The Telegraph
Since 1st March, 1999
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Rich pickings in store for tea firms

Calcutta, Feb. 28: The tea industry today welcomed finance minister Jaswant Singh’s move to abolish the excise duty of Re 1 per kg and replace it with a cess of Re 1 per kg to be used in the development of tea plantations.

While admitting that the plantation sector was passing through a rough patch, the finance minister said a separate fund will be created for the cess which will be used for development, modernisation and rehabilitation of tea plantations.

Moreover, with a view to providing stability in terms of income for small growers, the government has announced a price stabilisation fund of Rs 500 crore from 2003-04 onwards for the benefit of tea, coffee and natural rubber growers. The fund will become operational in 2003-04.

Williamson Magor chairman B. M. Khaitan reacted to the measures outlined in the budget with guarded optimism. “Even though the Union Budget has failed to meet the expectations of the tea industry it has brought some good news. The funds will be deployed for development of the tea plantations to produce better quality teas.”

The tea industry had argued strongly in favour of withdrawing the excise duty on tea (at the rate of Re 1 per kg), which, it argued, has added to the burgeoning costs borne by the industry and eroded profitability.

The industry had pointed out on several occasions that tea was exempt from such taxes in all south and southeast Asian countries. Besides, the industry also said the excise levy on tea should be withdrawn as the Central government has already brought some food items out of the purview of such a tax.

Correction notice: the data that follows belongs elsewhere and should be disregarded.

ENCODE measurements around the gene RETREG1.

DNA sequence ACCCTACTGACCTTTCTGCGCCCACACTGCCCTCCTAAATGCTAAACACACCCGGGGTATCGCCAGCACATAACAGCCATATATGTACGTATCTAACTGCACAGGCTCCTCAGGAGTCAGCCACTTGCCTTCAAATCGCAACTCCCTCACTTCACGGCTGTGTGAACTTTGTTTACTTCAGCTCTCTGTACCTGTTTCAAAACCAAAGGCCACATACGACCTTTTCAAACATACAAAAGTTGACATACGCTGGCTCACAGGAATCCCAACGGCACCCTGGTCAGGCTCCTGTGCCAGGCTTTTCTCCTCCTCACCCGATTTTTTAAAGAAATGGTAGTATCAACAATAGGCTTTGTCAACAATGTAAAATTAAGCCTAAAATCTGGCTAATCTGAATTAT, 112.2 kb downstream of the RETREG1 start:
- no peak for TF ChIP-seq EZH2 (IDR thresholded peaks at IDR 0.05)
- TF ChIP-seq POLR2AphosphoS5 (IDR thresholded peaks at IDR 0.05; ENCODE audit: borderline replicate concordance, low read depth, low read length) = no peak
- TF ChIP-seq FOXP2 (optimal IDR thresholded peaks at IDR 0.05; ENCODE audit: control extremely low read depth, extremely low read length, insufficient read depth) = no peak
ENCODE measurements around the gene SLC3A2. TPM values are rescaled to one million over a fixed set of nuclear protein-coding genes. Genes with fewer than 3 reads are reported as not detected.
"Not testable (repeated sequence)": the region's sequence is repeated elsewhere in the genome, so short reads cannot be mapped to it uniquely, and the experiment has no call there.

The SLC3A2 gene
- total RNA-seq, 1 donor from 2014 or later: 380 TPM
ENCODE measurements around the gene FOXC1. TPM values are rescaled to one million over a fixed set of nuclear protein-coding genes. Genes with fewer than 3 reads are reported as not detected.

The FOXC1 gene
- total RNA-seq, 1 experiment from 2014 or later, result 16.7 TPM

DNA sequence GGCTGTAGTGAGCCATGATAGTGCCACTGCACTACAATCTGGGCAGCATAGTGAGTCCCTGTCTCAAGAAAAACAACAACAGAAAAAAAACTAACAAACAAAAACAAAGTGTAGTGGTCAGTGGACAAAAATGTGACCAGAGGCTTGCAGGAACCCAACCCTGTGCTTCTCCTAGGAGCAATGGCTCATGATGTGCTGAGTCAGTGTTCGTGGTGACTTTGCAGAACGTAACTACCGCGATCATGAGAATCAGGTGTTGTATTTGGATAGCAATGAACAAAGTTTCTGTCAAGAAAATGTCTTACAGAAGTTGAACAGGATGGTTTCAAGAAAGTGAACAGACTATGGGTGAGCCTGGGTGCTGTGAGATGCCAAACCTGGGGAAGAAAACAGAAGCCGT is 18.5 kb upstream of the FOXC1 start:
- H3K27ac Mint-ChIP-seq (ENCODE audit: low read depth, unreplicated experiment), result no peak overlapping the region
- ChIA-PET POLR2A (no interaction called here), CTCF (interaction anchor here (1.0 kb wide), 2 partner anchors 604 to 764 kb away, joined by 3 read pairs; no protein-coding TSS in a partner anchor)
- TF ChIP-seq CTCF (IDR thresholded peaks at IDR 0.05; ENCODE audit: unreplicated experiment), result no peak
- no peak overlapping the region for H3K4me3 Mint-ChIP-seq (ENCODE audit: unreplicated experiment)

C. K. Dhanuka, chairman of Dhunseri Industries welcomed the move and said that modernisation of the Indian tea industry was the need of the hour if it has to survive in the competition, especially the threat posed by Sri Lankan and Kenyan tea.

With the abolition of the excise duty, retail prices of tea are expected to come down.

The tea sector had also sought some income tax concessions too. At present, apart from state agricultural tax, income tax at the rate of 40 per cent is levied on tea companies. The industry had sought an increase in allowances under Section 33AB of the Income Tax Act so that additional resources could be made available to tea companies for uprooting or re-planting unviable and uneconomical plantations. But the Union Budget remained silent on this issue.

On deduction under Section 80 HHC of the Income Tax Act with respect to export profit, the industry said the present level of deduction at 40 per cent “grossly discriminates” against the tea companies and they are liable to pay higher tax than companies in other sectors. The sector had proposed that full deduction should be allowed in exports out of auction sales.

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